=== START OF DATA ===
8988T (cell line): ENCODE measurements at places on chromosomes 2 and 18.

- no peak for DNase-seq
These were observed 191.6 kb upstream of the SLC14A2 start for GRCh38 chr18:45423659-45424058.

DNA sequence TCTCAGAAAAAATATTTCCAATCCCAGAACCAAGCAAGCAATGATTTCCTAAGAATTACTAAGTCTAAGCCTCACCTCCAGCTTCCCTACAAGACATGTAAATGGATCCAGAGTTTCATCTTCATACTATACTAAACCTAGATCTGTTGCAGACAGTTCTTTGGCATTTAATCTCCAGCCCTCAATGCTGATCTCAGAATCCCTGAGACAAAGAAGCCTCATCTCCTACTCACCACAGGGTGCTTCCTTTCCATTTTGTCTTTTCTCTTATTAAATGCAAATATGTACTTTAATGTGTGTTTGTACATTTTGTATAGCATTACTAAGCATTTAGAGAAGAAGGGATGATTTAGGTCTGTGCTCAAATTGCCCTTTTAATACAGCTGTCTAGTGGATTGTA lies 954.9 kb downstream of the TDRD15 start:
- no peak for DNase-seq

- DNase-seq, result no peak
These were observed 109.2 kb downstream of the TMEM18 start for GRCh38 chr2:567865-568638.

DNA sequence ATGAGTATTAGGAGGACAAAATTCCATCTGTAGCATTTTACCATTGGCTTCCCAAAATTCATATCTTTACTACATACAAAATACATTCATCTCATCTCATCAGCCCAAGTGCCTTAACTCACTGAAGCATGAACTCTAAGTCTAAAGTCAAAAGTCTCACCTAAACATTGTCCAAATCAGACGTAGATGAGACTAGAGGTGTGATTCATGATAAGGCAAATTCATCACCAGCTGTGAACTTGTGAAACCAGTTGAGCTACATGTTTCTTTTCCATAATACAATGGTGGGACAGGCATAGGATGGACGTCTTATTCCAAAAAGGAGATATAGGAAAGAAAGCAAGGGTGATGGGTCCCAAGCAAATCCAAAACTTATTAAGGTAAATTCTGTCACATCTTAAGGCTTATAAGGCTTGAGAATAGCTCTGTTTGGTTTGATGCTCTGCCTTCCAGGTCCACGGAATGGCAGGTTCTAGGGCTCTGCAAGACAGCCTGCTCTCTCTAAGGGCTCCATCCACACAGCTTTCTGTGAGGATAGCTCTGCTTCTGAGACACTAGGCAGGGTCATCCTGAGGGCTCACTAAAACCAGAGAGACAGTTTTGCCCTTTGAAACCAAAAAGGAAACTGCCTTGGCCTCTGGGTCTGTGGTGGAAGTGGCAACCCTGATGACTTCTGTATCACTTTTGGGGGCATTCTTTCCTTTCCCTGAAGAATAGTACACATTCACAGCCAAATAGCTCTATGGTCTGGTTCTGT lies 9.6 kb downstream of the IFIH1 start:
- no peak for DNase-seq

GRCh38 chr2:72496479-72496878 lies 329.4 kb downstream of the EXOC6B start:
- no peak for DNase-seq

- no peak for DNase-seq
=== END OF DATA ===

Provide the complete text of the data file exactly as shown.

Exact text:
8988T (cell line): ENCODE measurements at places on chromosomes 2 and 18.

- no peak for DNase-seq
These were observed 191.6 kb upstream of the SLC14A2 start for GRCh38 chr18:45423659-45424058.

DNA sequence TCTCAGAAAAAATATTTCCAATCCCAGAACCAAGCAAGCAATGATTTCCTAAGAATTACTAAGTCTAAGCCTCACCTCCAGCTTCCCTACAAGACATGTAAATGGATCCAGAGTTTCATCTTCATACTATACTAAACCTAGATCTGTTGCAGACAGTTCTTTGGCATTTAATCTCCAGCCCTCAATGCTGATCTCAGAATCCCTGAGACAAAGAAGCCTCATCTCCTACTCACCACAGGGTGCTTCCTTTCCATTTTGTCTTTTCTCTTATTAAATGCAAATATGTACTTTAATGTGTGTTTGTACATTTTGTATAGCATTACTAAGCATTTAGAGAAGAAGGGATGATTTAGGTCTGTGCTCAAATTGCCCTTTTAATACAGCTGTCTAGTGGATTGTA lies 954.9 kb downstream of the TDRD15 start:
- no peak for DNase-seq

- DNase-seq, result no peak
These were observed 109.2 kb downstream of the TMEM18 start for GRCh38 chr2:567865-568638.

DNA sequence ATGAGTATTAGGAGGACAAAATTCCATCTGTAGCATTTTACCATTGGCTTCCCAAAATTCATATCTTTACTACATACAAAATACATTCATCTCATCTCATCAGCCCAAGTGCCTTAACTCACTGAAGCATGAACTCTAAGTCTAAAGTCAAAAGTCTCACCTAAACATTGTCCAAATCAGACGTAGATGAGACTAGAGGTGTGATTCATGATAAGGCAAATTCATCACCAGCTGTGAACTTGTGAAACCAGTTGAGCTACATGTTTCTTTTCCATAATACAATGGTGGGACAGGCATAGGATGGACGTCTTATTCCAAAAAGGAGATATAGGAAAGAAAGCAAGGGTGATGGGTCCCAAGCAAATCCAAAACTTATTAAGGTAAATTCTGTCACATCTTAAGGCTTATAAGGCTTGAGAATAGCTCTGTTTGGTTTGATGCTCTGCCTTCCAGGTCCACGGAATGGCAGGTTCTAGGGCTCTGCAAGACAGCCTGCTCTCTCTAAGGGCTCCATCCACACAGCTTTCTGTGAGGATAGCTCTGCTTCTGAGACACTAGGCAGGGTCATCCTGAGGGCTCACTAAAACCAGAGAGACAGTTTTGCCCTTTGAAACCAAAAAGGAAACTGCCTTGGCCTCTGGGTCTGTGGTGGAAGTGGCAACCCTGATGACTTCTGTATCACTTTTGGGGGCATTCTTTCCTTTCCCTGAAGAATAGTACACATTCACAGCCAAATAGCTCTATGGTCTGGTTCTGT lies 9.6 kb downstream of the IFIH1 start:
- no peak for DNase-seq

GRCh38 chr2:72496479-72496878 lies 329.4 kb downstream of the EXOC6B start:
- no peak for DNase-seq

- no peak for DNase-seq